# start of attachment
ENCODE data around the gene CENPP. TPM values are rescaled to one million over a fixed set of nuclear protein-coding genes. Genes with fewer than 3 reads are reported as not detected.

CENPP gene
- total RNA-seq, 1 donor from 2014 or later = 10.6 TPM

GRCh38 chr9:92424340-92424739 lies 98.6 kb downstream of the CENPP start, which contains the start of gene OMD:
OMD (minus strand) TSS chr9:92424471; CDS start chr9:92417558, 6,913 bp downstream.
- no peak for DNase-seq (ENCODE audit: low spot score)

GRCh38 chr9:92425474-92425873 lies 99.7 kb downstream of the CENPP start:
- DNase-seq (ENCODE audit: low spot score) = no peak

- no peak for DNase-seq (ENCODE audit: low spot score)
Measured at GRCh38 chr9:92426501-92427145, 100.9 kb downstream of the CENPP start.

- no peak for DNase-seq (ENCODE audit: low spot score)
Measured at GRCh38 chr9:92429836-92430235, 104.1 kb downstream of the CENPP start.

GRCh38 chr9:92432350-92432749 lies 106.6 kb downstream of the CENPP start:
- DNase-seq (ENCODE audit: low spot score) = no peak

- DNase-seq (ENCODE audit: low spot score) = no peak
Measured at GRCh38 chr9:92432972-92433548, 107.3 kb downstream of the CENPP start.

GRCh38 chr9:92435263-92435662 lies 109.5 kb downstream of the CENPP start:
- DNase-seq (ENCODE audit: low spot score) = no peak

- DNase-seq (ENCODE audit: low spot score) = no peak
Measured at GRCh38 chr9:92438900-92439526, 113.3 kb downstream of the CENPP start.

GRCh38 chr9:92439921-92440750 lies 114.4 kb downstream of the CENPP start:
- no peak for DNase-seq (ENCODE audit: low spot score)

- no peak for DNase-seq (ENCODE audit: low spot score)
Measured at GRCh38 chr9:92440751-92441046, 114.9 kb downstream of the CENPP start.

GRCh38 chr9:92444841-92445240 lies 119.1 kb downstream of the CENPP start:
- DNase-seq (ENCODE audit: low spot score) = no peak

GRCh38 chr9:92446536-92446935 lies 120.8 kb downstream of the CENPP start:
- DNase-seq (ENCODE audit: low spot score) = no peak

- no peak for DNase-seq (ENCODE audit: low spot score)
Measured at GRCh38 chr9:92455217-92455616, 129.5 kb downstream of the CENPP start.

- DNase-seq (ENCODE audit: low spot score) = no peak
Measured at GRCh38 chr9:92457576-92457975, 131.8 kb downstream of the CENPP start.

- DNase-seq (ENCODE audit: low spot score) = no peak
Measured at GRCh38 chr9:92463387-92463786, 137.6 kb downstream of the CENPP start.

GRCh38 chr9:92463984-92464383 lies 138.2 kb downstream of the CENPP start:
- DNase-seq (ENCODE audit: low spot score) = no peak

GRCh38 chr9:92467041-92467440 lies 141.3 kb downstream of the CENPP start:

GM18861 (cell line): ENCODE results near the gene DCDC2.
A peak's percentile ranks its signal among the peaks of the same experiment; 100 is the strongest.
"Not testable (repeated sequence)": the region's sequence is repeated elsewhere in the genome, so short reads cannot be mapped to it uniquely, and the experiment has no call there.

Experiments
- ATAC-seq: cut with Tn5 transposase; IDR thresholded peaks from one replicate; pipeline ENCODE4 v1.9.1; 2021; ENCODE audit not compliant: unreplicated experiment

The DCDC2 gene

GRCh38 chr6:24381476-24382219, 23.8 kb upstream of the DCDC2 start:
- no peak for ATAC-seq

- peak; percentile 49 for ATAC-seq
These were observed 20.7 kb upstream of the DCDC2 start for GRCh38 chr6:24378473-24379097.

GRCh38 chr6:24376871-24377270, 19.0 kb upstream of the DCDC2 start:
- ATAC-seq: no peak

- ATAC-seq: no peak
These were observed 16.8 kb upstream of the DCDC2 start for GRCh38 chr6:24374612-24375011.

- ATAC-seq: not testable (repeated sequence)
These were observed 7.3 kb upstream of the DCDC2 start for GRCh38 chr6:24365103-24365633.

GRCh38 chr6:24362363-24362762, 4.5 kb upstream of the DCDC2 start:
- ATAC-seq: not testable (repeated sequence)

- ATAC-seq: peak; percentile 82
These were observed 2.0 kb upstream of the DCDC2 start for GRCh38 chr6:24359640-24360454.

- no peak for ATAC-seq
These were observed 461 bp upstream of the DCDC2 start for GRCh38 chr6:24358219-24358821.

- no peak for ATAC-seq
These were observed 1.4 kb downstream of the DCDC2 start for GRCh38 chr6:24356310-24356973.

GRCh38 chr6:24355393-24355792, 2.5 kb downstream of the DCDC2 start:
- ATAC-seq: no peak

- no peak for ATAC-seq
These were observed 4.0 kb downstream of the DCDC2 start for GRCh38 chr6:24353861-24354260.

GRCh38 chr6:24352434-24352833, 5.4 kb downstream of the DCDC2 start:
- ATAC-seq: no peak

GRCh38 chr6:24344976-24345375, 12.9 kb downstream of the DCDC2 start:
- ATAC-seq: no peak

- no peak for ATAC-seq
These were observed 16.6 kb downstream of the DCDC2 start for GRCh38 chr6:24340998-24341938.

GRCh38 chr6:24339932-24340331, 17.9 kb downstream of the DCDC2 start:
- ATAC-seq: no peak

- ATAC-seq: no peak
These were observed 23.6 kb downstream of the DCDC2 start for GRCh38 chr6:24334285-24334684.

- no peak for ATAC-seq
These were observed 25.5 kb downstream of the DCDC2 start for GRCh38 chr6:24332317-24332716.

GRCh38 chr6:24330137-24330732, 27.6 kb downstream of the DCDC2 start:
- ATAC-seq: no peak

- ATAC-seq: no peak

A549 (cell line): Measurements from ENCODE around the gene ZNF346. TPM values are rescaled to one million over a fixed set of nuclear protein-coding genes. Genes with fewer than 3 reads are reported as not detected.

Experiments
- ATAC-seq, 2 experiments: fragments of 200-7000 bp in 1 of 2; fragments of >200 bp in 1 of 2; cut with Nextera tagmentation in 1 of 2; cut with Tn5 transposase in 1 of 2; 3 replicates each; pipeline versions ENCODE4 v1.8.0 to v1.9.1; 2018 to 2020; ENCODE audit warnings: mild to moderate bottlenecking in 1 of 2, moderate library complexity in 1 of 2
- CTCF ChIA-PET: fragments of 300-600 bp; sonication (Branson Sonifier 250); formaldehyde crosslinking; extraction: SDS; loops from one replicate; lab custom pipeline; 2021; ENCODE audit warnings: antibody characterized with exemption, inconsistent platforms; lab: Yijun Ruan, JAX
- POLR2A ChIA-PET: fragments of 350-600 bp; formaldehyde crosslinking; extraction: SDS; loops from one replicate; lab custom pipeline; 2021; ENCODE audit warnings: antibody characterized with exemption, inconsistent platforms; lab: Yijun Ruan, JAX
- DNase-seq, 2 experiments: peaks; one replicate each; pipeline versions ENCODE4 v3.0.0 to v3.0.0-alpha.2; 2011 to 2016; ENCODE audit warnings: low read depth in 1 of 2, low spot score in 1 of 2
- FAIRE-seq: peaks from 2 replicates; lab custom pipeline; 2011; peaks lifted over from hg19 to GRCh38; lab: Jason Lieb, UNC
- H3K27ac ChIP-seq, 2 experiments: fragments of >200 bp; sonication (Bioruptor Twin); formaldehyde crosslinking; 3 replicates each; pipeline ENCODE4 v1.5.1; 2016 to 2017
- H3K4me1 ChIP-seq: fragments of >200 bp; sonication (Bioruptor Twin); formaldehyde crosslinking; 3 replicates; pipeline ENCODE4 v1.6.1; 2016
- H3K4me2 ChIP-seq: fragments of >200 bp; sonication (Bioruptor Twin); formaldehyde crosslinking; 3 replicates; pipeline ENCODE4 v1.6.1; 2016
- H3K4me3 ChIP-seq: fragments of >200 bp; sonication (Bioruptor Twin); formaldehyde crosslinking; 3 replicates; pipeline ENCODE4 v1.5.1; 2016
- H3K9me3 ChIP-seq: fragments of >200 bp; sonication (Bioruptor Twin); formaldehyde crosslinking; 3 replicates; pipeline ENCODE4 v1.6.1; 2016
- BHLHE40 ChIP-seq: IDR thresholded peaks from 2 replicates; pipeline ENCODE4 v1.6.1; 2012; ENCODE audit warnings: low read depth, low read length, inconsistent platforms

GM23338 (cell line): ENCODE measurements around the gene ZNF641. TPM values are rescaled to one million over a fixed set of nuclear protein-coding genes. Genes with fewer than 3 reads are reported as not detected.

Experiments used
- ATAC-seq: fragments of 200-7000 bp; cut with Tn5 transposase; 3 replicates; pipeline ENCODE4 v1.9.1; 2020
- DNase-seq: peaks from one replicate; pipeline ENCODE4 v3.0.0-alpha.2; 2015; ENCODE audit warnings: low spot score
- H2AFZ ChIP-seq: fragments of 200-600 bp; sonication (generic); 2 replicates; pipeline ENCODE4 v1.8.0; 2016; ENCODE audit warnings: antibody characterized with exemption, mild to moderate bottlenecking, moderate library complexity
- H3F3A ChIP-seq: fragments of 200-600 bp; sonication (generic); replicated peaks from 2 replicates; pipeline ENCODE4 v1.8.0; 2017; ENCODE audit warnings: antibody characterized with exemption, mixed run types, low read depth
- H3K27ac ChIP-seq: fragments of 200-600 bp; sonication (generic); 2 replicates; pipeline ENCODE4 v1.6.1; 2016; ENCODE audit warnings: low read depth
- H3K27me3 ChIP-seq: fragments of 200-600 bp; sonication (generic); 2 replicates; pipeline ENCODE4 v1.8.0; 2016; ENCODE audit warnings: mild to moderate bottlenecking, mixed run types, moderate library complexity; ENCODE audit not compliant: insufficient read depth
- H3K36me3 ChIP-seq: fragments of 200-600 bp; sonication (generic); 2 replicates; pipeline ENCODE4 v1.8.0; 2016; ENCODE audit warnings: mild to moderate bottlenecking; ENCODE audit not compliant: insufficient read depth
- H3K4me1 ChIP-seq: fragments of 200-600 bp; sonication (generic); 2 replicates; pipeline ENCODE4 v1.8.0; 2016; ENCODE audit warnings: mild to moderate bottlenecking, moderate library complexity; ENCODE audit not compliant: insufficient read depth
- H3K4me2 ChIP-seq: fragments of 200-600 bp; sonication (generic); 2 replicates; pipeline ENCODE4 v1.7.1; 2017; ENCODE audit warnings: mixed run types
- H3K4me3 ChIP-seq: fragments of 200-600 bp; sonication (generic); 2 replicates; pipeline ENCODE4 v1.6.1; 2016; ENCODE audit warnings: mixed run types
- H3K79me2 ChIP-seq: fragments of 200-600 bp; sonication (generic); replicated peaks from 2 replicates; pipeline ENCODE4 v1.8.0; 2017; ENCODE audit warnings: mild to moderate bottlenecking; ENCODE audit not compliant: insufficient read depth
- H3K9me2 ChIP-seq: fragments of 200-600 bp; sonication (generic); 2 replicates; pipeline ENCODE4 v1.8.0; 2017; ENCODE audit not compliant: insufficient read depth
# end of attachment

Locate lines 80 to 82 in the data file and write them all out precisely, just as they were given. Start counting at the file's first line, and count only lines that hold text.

- ATAC-seq: no peak

A549 (cell line): Measurements from ENCODE around the gene ZNF346. TPM values are rescaled to one million over a fixed set of nuclear protein-coding genes. Genes with fewer than 3 reads are reported as not detected.

Experiments